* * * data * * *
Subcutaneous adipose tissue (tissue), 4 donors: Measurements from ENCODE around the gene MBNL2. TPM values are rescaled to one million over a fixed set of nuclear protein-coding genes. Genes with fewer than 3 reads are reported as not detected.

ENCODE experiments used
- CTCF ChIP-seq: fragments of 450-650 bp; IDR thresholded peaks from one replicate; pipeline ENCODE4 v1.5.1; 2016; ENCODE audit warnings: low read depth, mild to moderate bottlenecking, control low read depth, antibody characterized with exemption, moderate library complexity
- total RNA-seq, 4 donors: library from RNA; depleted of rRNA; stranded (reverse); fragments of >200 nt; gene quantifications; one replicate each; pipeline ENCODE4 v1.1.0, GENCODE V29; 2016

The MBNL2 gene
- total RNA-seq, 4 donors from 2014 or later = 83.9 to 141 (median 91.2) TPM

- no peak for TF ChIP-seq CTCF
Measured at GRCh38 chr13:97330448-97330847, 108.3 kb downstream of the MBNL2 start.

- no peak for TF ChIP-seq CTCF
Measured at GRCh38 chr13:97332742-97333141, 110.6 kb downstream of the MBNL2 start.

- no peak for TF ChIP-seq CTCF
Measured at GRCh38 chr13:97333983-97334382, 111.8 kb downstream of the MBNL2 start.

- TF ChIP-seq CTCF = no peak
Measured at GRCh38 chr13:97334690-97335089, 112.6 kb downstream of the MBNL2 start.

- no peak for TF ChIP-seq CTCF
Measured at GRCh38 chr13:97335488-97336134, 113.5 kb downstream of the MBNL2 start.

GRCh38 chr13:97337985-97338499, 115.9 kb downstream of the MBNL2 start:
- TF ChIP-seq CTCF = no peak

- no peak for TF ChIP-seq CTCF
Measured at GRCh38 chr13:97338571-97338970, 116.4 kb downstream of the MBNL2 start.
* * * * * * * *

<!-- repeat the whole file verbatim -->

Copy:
Subcutaneous adipose tissue (tissue), 4 donors: Measurements from ENCODE around the gene MBNL2. TPM values are rescaled to one million over a fixed set of nuclear protein-coding genes. Genes with fewer than 3 reads are reported as not detected.

ENCODE experiments used
- CTCF ChIP-seq: fragments of 450-650 bp; IDR thresholded peaks from one replicate; pipeline ENCODE4 v1.5.1; 2016; ENCODE audit warnings: low read depth, mild to moderate bottlenecking, control low read depth, antibody characterized with exemption, moderate library complexity
- total RNA-seq, 4 donors: library from RNA; depleted of rRNA; stranded (reverse); fragments of >200 nt; gene quantifications; one replicate each; pipeline ENCODE4 v1.1.0, GENCODE V29; 2016

The MBNL2 gene
- total RNA-seq, 4 donors from 2014 or later = 83.9 to 141 (median 91.2) TPM

- no peak for TF ChIP-seq CTCF
Measured at GRCh38 chr13:97330448-97330847, 108.3 kb downstream of the MBNL2 start.

- no peak for TF ChIP-seq CTCF
Measured at GRCh38 chr13:97332742-97333141, 110.6 kb downstream of the MBNL2 start.

- no peak for TF ChIP-seq CTCF
Measured at GRCh38 chr13:97333983-97334382, 111.8 kb downstream of the MBNL2 start.

- TF ChIP-seq CTCF = no peak
Measured at GRCh38 chr13:97334690-97335089, 112.6 kb downstream of the MBNL2 start.

- no peak for TF ChIP-seq CTCF
Measured at GRCh38 chr13:97335488-97336134, 113.5 kb downstream of the MBNL2 start.

GRCh38 chr13:97337985-97338499, 115.9 kb downstream of the MBNL2 start:
- TF ChIP-seq CTCF = no peak

- no peak for TF ChIP-seq CTCF
Measured at GRCh38 chr13:97338571-97338970, 116.4 kb downstream of the MBNL2 start.